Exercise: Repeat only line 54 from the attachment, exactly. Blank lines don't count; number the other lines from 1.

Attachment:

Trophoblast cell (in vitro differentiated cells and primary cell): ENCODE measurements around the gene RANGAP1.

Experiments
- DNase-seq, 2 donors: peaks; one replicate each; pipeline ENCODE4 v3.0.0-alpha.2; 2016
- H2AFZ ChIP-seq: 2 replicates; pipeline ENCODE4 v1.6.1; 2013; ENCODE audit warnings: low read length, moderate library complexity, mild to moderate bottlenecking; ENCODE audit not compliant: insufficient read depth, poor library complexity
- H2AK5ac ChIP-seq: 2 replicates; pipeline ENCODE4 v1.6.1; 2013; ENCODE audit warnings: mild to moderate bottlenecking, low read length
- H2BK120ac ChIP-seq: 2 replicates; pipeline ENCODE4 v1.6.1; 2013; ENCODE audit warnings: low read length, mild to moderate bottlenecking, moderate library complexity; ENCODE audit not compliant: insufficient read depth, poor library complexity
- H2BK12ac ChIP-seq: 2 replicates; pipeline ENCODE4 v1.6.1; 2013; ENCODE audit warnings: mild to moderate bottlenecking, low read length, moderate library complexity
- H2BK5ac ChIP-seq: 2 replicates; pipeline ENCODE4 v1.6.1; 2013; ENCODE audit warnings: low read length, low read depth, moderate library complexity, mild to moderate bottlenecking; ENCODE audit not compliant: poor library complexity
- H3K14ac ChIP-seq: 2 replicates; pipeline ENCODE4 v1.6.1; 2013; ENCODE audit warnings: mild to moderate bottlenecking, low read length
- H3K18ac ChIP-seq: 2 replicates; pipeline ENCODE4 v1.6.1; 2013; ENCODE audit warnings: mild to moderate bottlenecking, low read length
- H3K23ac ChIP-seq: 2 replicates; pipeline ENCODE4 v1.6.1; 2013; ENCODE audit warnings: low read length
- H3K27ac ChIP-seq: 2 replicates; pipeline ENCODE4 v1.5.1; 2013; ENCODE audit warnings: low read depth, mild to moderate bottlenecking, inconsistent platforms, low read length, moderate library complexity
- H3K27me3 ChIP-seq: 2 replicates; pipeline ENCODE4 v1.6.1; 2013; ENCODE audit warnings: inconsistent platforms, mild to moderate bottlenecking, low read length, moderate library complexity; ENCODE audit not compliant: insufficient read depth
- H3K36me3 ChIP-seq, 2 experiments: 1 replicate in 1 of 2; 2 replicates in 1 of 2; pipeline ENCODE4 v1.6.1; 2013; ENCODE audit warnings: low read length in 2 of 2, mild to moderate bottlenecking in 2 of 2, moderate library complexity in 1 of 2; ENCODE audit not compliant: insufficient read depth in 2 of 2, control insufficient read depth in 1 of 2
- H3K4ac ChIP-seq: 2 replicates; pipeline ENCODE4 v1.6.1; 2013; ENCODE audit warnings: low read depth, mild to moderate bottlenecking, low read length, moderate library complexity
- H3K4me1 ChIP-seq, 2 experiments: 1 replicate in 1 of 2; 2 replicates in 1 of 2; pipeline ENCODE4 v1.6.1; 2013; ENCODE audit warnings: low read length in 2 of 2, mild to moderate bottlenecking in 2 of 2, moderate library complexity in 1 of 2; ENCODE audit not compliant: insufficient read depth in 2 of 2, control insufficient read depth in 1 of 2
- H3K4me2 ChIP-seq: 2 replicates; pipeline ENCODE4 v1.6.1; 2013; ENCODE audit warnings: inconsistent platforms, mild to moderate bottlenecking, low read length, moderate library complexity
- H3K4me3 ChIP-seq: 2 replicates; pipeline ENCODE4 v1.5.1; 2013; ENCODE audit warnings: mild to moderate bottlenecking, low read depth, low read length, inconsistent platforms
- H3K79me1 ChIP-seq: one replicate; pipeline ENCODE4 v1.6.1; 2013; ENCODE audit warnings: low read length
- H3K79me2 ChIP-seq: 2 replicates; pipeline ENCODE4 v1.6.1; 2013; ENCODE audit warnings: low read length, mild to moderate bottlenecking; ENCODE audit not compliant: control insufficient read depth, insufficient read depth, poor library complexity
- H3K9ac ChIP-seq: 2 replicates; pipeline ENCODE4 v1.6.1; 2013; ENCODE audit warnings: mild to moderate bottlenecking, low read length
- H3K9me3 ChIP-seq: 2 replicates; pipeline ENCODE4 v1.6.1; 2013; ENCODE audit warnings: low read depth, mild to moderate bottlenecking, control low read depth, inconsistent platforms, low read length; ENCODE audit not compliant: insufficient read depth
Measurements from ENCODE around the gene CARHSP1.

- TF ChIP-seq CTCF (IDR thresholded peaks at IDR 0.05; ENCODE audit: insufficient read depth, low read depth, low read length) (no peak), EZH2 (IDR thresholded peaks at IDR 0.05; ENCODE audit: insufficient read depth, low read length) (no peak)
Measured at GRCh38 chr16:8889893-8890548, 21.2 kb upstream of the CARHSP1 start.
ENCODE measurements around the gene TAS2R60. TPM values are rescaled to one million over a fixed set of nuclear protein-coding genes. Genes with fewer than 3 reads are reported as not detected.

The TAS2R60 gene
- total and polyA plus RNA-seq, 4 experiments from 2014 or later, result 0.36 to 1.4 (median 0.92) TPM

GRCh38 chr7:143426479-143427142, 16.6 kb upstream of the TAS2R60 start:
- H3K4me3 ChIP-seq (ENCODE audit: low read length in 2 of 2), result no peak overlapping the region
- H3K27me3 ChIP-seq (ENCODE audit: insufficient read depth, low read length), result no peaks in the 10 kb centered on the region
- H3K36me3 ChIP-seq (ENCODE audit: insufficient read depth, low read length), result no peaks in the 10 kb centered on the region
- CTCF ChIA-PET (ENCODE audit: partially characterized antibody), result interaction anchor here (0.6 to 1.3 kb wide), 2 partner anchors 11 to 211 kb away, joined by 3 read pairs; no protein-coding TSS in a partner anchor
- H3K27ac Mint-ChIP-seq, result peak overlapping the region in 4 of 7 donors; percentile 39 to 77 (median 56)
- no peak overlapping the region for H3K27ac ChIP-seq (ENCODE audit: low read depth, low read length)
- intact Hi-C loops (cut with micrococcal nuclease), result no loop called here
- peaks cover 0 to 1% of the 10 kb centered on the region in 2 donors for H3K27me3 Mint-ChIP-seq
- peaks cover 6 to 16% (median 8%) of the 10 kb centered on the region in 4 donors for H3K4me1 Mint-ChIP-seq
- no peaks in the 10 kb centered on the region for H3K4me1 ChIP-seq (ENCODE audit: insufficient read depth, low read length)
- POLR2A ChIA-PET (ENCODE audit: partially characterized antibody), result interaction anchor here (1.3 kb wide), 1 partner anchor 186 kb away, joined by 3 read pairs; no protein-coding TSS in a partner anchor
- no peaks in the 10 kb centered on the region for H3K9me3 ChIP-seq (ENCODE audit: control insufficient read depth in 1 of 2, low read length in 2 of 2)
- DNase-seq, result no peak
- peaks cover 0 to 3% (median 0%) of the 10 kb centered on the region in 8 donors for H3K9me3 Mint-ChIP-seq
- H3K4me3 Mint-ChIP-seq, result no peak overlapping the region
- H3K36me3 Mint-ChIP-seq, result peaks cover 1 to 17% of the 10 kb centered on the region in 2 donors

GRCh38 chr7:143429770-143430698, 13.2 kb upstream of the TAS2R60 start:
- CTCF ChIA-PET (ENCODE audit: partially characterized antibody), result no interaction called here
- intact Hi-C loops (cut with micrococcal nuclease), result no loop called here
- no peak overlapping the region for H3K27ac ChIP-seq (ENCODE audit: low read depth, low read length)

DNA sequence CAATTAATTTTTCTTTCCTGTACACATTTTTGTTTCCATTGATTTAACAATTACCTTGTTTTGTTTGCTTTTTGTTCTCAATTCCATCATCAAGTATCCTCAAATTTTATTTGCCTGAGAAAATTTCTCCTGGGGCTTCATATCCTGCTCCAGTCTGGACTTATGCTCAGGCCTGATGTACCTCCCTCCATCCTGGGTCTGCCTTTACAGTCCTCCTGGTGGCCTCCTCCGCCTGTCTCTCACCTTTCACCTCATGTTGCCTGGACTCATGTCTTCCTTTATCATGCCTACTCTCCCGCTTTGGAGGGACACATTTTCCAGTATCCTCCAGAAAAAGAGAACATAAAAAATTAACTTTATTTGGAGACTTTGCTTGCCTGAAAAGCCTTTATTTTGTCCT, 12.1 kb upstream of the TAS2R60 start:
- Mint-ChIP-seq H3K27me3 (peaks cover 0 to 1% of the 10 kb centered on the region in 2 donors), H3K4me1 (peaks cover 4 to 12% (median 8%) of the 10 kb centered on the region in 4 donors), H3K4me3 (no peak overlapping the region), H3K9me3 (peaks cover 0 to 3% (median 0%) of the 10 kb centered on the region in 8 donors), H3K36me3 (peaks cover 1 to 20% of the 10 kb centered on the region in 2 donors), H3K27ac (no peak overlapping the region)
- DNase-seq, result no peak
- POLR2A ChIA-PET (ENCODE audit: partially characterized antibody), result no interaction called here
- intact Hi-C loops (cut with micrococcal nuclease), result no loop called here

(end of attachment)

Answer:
- intact Hi-C loops (cut with micrococcal nuclease), result no loop called here